In Etruscan mythology, Tyrrhenus was one of the founders of the Etruscan League of twelve cities, along with his brother Tarchon. Herodotus describes him as the saviour of the Etruscans, because he led them from Lydia to Etruria; however this Lydian origin is to be debated as it contradicts cultural and linguistic evidence, as well as the view held by both the Etruscans themselves and by other Etrusco-Roman and Greek ancient sources. His name was given to the Etruscan people by the Greeks. The Romans extended this use to the sea west of Etruria: the Tyrrhenian Sea.
In Etruscan religion, Hercle, the son of Tinia and Uni, was a version of the Greek Heracles, depicted as a muscular figure often carrying a club and wearing a lionskin. He is a popular subject in Etruscan art, particularly bronze mirrors, which show him engaged in adventures not known from the Greek myths of Heracles or the Roman and later classical myths of Hercules.
In the religion of ancient Rome, a haruspex was a person trained to practice a form of divination called haruspicy (haruspicina), the inspection of the entrails of sacrificed animals, especially the livers of sacrificed sheep and poultry. The reading of omens specifically from the liver is also known by the Greek term hepatoscopy.
Tarquinia, formerly Corneto, is an old city in the province of Viterbo, Lazio, Italy known chiefly for its ancient Etruscan tombs in the widespread necropoleis or cemeteries which it overlies, for which it was awarded UNESCO World Heritage status.
Uni is the ancient goddess of marriage, fertility, family, and women in Etruscan religion and myth, and the patron goddess of Perugia. She is identified as the Etruscan equivalent of Juno in Roman mythology, and Hera in Greek mythology. As the supreme goddess of the Etruscan pantheon, she is part of the Etruscan trinity, an original precursor to the Capitoline Triad, made up of her husband Tinia, the god of the sky, and daughter Menrva, the goddess of wisdom.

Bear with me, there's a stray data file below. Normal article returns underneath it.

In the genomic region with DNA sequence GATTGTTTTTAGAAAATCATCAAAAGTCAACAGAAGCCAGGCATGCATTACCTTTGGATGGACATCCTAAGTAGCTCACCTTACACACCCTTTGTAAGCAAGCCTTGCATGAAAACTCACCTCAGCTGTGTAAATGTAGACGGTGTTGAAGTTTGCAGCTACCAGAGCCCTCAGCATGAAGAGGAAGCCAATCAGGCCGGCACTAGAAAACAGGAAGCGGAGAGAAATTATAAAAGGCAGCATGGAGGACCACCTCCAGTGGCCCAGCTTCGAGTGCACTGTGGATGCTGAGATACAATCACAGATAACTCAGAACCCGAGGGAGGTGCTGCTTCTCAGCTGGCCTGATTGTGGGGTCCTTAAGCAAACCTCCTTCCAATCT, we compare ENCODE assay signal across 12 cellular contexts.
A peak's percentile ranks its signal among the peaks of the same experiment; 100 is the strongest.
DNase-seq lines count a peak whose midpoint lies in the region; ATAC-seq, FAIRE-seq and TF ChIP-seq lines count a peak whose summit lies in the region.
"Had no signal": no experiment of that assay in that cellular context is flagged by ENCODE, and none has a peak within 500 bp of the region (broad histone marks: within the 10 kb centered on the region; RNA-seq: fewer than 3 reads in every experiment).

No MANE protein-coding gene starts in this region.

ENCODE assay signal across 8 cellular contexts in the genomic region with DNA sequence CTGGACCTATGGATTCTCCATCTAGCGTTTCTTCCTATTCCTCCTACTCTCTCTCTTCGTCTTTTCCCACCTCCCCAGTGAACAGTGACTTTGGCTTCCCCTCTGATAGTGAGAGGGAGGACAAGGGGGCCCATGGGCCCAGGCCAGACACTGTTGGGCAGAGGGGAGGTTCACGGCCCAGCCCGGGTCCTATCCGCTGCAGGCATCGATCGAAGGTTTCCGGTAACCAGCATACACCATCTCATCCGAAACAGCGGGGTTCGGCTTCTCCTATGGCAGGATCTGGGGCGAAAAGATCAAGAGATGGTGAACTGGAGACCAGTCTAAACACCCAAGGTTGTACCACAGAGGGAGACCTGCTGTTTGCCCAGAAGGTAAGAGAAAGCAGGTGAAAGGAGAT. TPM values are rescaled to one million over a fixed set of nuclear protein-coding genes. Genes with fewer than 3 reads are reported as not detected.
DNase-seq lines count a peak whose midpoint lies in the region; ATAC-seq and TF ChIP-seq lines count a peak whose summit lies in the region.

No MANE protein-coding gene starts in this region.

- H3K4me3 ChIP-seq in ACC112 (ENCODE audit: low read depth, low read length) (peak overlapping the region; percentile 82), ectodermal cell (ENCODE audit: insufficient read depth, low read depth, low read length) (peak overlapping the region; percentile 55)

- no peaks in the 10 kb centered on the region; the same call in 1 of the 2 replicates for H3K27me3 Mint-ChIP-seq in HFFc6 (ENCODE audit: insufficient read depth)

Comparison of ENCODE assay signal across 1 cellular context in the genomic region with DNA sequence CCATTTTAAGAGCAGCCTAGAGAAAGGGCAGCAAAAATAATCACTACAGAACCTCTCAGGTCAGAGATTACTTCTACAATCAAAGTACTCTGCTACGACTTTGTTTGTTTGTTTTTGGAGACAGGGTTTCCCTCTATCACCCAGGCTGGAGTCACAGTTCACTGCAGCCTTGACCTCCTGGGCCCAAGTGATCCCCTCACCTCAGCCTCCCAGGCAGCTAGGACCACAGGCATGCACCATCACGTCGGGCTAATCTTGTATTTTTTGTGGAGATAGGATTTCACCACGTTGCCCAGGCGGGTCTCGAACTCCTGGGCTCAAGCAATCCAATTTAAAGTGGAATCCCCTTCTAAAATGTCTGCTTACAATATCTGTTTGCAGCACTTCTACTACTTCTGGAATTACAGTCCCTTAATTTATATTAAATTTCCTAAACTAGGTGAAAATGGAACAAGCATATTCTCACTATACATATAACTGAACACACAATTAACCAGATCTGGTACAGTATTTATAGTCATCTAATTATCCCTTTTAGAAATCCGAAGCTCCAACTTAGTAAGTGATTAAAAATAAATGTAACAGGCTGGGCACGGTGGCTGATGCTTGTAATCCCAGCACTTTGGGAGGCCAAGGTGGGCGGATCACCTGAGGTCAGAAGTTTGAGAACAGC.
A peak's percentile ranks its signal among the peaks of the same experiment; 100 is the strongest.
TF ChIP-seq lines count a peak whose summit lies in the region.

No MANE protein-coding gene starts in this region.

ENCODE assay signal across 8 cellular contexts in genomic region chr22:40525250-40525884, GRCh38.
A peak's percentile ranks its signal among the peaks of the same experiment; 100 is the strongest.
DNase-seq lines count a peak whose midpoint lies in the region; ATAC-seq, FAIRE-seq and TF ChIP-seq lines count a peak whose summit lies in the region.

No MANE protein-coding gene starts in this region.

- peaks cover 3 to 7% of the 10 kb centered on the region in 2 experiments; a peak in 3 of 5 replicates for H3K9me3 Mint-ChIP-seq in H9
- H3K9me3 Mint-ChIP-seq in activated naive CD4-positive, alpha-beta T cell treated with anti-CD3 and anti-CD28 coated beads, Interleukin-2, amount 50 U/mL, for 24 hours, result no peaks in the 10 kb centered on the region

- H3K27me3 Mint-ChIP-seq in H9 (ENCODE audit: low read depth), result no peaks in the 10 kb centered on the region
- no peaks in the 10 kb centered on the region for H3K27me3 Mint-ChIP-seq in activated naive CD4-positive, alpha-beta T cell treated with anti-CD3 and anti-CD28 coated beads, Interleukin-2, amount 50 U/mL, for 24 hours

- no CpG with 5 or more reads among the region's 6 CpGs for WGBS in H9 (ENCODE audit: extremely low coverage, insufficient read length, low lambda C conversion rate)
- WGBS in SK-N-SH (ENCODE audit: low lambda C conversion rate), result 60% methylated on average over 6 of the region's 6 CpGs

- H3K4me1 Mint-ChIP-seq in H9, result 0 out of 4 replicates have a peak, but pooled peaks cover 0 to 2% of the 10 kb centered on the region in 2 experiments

Giulio Quirino Giglioli was an art historian of classical Roman and Etruscan art and was associated with Fascism in Italy.
The Tomb of Orcus, sometimes called the Tomb of Murina, is a 4th-century BC Etruscan hypogeum in Tarquinia, Italy. Discovered in 1868, it displays Hellenistic influences in its remarkable murals, which include the portrait of Velia Velcha, an Etruscan noblewoman, and the only known pictorial representation of the demon Tuchulcha. In general, the murals are noted for their depiction of death, evil, and unhappiness.
In antiquity, several theses were elaborated on the origin of the Etruscans that can be summarized into three main hypotheses. The first is the autochthonous development in situ out of the Villanovan culture, as claimed by the Greek historian Dionysius of Halicarnassus who described the Etruscans as indigenous people who had always lived in Etruria. The second is a migration from the Aegean sea, as claimed by two Greek historians: Herodotus, who described them as a group of immigrants from Lydia in Anatolia, and Hellanicus of Lesbos who claimed that the Tyrrhenians were the Pelasgians originally from Thessaly, Greece, who entered Italy at the head of the Adriatic sea. The third hypotheses was reported by Livy and Pliny the Elder, and puts the Etruscans in the context of the Rhaetian people to the north and other populations living in the Alps.
Vegoia is a sibyl, prophet, or nymph within the Etruscan religious framework who is identified as the author of parts of their large and complex set of sacred books, detailing the religiously correct methods of founding cities and shrines, draining fields, formulating laws and ordinances, measuring space and dividing time; she initiated the Etruscan people to the arts, as originating the rules and rituals of land marking, and as presiding over the observance, respect, and preservation of boundaries. Vegoia also is known as Vecu, Vecui, and Vecuvia, as well as Vegoe; her name is also given as Begoe or Bigois.
A boy named Tages, the son of Genius, grandson of Jupiter ...